1. HPHT Synthetic Diamonds: Created under high pressure and high temperatures, replicating the natural diamond-creating conditions. They are carbon diamonds with almost identical characteristics to those formed underground.
  2. CVD Diamonds: Grown from a hydrocarbon gas mixture using the Chemical Vapor Deposition method. This technique is favored for its flexibility and impurity control, making it popular for industrial applications and research.

These lab-created diamonds offer a more affordable alternative to natural diamonds while maintaining most of the desirable properties of their natural counterparts​​​​.

But as we will explain, there are massive issues with lab diamonds that almost no one is willing to discuss.

4 Reasons Why Lab Grown Diamonds Are a Scam

  1. Price of Lab-Grown vs Natural Diamonds
  2. Lab Diamonds are Unsellable
  3. Lab Grown Diamond Prices are Falling Rapidly
  4. The FTC’s Involvement in Lab-Grown Diamonds

1. Prices of Lab-Grown vs Natural Diamonds

Lab-grown carbon diamonds’ main allure (and pitch) is that they’re at least 60% cheaper than natural diamonds. But are lab-diamonds really your cheapest option?

Let’s compare all your options. Let’s say all three options were equal, measuring at G color, VS2 clarity, and weighing 1.50 carats:

  • The Natural Diamond will cost $10,000.
  • A Lab-grown Diamond will cost around $2,800.
  • A Synthetic Diamond will cost under $100.

Our point is that if you don’t want to pay the price of a natural diamond, we completely understand. It’s expensive and not for everyone, but in that case, we strongly recommend going straight to a synthetic diamond. The lab-grown diamond is not the cheapest alternative, and as you will see below, it is also a really bad idea.

2. Lab Diamonds are Unsellable

The resale value of lab-grown diamonds is non-existent. This is the most compelling reason to stay far away from lab-grown diamonds!

In other words, if you go to a random jeweler and offer to sell them your lab-grown diamond, they will not buy it, at any cost. Even the jewelers who sell lab-grown diamonds do not want them back (unless their return policy forces them). They would rather just print a new diamond for a fraction of the selling cost than buy them back, even at a fractional price of what they were sold at.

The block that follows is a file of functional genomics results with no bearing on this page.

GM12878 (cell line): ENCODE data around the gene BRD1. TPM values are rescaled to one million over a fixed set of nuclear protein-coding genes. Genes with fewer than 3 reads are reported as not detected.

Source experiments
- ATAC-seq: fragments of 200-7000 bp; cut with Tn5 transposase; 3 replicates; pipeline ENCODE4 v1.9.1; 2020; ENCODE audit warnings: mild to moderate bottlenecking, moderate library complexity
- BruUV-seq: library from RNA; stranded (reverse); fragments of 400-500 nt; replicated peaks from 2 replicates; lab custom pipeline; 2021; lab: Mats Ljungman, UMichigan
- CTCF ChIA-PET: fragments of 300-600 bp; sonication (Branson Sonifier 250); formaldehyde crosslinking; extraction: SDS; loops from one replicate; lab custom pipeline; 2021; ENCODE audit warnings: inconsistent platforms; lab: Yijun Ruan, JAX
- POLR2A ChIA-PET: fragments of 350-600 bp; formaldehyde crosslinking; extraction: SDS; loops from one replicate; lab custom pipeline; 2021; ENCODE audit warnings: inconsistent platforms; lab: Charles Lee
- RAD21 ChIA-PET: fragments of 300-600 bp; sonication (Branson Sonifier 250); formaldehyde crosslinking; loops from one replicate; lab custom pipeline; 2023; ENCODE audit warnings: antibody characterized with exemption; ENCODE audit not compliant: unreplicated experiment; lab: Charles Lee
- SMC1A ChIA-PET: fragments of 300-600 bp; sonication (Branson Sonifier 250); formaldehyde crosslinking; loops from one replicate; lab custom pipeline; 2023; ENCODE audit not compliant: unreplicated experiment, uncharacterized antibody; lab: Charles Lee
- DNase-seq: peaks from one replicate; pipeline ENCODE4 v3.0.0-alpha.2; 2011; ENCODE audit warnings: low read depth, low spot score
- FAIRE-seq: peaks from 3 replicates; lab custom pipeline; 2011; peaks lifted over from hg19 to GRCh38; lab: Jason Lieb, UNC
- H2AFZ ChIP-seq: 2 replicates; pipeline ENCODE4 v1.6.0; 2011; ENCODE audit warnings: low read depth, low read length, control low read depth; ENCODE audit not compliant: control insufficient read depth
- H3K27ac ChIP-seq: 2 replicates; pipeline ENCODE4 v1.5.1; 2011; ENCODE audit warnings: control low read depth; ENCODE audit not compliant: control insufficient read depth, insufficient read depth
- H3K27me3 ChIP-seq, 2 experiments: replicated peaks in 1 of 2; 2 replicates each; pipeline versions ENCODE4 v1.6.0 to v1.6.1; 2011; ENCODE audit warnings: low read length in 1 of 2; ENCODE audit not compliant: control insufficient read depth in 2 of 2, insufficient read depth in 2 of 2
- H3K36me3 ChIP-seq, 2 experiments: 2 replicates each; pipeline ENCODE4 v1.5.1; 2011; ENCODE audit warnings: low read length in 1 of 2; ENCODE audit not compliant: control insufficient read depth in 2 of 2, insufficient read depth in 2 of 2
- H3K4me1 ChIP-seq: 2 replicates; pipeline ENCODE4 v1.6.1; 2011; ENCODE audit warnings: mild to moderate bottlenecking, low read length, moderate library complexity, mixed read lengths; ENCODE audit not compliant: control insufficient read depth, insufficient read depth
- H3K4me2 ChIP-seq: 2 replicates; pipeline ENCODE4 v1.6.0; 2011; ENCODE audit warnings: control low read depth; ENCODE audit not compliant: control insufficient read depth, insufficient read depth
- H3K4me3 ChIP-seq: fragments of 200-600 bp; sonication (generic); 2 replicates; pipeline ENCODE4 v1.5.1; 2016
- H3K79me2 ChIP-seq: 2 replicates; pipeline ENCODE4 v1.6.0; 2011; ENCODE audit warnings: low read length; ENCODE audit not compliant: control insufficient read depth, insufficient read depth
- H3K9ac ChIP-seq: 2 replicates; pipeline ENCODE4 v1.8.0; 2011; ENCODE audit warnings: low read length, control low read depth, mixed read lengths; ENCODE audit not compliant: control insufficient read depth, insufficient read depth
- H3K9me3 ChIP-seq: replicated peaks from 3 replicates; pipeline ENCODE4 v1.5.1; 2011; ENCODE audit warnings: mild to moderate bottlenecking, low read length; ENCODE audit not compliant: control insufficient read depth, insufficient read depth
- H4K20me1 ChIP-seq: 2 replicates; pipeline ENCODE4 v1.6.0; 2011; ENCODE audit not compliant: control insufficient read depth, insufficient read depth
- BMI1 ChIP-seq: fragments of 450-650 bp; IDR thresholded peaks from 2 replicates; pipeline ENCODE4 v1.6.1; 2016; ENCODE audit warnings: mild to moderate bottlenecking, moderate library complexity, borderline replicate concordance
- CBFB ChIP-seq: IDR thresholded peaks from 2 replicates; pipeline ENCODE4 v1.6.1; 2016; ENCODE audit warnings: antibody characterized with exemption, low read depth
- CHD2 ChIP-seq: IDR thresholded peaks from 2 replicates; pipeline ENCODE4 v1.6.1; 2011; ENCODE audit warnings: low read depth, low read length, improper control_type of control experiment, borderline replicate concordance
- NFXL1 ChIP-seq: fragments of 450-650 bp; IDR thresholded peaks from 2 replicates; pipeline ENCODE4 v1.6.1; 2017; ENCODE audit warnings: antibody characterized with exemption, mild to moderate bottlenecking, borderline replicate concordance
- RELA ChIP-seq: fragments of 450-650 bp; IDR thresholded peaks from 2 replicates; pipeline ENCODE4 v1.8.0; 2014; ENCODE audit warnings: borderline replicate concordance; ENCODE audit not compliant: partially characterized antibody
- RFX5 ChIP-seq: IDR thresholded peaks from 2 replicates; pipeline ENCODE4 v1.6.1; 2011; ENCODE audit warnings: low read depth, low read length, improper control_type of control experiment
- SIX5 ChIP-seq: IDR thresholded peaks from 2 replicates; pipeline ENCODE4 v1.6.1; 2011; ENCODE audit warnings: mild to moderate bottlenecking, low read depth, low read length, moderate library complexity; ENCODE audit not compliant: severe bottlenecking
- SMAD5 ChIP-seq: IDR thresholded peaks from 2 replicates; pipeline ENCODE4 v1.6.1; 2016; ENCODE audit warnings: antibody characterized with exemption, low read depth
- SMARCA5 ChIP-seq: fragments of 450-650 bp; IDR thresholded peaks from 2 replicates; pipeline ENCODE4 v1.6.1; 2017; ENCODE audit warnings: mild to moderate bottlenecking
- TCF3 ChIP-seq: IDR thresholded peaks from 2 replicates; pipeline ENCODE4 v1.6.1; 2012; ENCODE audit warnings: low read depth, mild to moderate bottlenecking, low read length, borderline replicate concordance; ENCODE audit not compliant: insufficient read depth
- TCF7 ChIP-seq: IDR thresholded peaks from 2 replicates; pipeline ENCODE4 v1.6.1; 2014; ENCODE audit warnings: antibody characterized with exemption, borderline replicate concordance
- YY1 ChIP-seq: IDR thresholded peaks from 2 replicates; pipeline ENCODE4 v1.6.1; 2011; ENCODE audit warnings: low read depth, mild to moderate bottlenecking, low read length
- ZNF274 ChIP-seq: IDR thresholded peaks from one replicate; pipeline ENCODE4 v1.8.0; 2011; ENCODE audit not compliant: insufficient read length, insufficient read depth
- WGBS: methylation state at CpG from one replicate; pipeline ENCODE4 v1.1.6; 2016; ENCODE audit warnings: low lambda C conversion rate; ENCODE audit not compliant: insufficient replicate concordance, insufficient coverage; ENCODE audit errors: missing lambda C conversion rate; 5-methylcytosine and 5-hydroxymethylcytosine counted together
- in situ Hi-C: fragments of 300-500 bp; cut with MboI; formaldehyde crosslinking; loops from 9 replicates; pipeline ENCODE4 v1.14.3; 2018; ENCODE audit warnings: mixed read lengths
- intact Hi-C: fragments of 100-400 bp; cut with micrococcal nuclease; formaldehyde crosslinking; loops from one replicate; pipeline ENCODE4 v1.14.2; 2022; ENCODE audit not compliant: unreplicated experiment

This is the most compelling reason to keep far away from artificial and lab-grown diamonds.

“There is nothing rare or distinct about a lab-grown diamond,” says Benjamin Khordipour. “There is no market cap or control on how many can be made available. They are completely worthless in my eyes. No one I’ve met in the jewelry trade wants to buy them.”

Counter Argument: You may argue that you have no intention of ever selling the lab diamond from your engagement ring, to which we counter that case, you should just buy a synthetic diamond.

3. Lab Grown Diamond Prices are Falling Rapidly

We’ve been watching the lab-grown diamond market carefully over the past few years, and we’ve seen a massive drop recently.

In other words, the lab diamond prices are falling very quickly. Too quickly.

“One of the most alarming issues with lab-grown diamonds is their massive price drop,” says Benjamin Khordipour GG, Chief Gemologist at Estate Diamond Jewelry. “They’ve lost over 80% value from 2016 to 2024, which is only one of the massive red flags associated with lab-grown diamonds. I estimate that they will drop 200% more before 2025.”

4. The FTC’s Involvement in Lab-Grown Diamonds

USA FTC Building

As soon as lab-grown diamonds hit the market and began to make waves, the FTC saw a massive problem. Jewelers were selling lab diamonds and not clearly marking them as lab-grown.

In 2018, the FTC started a crackdown on jewelry companies representing their lab-grown diamonds as genuine, naturally mined diamonds. In fact, according to the FTC, using the term “diamond” for a lab-grown diamond is illegal unless you add a descriptor that makes it clear that it is lab-made.